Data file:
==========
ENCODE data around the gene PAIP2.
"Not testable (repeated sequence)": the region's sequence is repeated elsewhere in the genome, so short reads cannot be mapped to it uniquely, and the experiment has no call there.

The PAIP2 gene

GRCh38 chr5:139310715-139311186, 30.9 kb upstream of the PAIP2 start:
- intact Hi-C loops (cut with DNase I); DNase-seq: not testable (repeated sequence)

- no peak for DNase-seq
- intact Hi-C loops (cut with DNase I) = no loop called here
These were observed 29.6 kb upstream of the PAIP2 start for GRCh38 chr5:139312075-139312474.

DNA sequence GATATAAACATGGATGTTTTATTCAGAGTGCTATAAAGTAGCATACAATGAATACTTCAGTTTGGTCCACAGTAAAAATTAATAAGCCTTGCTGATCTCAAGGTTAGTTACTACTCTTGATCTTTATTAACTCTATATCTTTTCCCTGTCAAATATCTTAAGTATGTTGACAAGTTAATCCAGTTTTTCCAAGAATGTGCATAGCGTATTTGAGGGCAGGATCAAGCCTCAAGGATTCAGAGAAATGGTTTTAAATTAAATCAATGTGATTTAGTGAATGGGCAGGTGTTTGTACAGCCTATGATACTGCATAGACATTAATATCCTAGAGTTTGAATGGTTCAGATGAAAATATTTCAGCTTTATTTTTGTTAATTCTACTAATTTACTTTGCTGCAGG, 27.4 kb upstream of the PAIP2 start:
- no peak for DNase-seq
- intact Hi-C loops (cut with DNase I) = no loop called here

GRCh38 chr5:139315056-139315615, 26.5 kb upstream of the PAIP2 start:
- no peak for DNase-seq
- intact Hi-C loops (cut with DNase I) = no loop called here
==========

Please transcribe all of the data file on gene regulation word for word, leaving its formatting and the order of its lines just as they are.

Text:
ENCODE data around the gene PAIP2.
"Not testable (repeated sequence)": the region's sequence is repeated elsewhere in the genome, so short reads cannot be mapped to it uniquely, and the experiment has no call there.

The PAIP2 gene

GRCh38 chr5:139310715-139311186, 30.9 kb upstream of the PAIP2 start:
- intact Hi-C loops (cut with DNase I); DNase-seq: not testable (repeated sequence)

- no peak for DNase-seq
- intact Hi-C loops (cut with DNase I) = no loop called here
These were observed 29.6 kb upstream of the PAIP2 start for GRCh38 chr5:139312075-139312474.

DNA sequence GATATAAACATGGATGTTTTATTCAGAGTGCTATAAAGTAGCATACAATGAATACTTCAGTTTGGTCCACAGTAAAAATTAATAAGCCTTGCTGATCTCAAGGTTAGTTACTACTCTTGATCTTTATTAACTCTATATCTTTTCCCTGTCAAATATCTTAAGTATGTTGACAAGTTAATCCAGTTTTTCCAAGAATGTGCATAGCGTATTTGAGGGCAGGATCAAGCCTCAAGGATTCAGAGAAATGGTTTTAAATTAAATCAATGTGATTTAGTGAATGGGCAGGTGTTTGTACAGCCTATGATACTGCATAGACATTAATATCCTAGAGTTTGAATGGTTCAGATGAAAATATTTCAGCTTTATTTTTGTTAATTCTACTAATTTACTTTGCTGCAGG, 27.4 kb upstream of the PAIP2 start:
- no peak for DNase-seq
- intact Hi-C loops (cut with DNase I) = no loop called here

GRCh38 chr5:139315056-139315615, 26.5 kb upstream of the PAIP2 start:
- no peak for DNase-seq
- intact Hi-C loops (cut with DNase I) = no loop called here